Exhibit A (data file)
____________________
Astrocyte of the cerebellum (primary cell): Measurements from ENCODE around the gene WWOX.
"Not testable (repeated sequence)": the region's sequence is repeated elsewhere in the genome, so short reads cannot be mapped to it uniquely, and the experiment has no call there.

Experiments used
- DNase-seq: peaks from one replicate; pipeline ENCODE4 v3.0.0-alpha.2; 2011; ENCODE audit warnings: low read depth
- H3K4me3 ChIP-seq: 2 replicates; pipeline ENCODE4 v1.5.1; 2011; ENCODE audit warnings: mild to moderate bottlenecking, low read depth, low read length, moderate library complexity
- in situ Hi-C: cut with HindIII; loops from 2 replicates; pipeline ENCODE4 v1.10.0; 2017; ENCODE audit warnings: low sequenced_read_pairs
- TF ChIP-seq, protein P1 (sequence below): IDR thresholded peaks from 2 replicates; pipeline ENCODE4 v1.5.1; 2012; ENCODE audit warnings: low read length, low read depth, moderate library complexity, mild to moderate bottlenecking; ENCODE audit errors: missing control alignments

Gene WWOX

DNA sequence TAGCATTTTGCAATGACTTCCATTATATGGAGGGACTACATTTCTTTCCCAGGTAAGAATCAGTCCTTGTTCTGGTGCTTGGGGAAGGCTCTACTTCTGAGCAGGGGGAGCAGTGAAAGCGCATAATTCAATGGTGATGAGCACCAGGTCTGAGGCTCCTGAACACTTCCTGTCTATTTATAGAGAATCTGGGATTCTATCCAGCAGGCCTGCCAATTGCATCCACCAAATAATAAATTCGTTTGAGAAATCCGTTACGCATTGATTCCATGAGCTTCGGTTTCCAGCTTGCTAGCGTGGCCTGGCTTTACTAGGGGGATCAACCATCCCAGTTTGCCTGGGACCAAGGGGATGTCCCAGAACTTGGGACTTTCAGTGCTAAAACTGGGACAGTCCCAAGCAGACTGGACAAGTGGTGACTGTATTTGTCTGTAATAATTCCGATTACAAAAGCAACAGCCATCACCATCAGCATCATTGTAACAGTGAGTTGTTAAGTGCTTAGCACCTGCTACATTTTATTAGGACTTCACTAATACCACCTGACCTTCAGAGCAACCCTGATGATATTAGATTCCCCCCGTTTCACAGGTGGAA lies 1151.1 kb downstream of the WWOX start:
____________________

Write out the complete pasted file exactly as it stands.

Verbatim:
Astrocyte of the cerebellum (primary cell): Measurements from ENCODE around the gene WWOX.
"Not testable (repeated sequence)": the region's sequence is repeated elsewhere in the genome, so short reads cannot be mapped to it uniquely, and the experiment has no call there.

Experiments used
- DNase-seq: peaks from one replicate; pipeline ENCODE4 v3.0.0-alpha.2; 2011; ENCODE audit warnings: low read depth
- H3K4me3 ChIP-seq: 2 replicates; pipeline ENCODE4 v1.5.1; 2011; ENCODE audit warnings: mild to moderate bottlenecking, low read depth, low read length, moderate library complexity
- in situ Hi-C: cut with HindIII; loops from 2 replicates; pipeline ENCODE4 v1.10.0; 2017; ENCODE audit warnings: low sequenced_read_pairs
- TF ChIP-seq, protein P1 (sequence below): IDR thresholded peaks from 2 replicates; pipeline ENCODE4 v1.5.1; 2012; ENCODE audit warnings: low read length, low read depth, moderate library complexity, mild to moderate bottlenecking; ENCODE audit errors: missing control alignments

Gene WWOX

DNA sequence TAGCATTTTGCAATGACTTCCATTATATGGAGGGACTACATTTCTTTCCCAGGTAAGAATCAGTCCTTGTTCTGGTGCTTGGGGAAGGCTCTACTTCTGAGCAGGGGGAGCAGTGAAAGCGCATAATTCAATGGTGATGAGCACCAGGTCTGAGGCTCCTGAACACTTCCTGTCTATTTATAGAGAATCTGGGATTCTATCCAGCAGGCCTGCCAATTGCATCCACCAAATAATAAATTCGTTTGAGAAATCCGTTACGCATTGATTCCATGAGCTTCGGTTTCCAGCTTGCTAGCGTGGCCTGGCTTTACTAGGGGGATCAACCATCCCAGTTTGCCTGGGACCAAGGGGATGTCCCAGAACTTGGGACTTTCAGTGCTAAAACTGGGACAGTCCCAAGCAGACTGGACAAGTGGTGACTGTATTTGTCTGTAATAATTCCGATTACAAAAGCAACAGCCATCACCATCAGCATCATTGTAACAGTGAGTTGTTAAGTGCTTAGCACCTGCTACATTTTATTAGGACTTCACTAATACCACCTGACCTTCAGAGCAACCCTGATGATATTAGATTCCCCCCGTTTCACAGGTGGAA lies 1151.1 kb downstream of the WWOX start: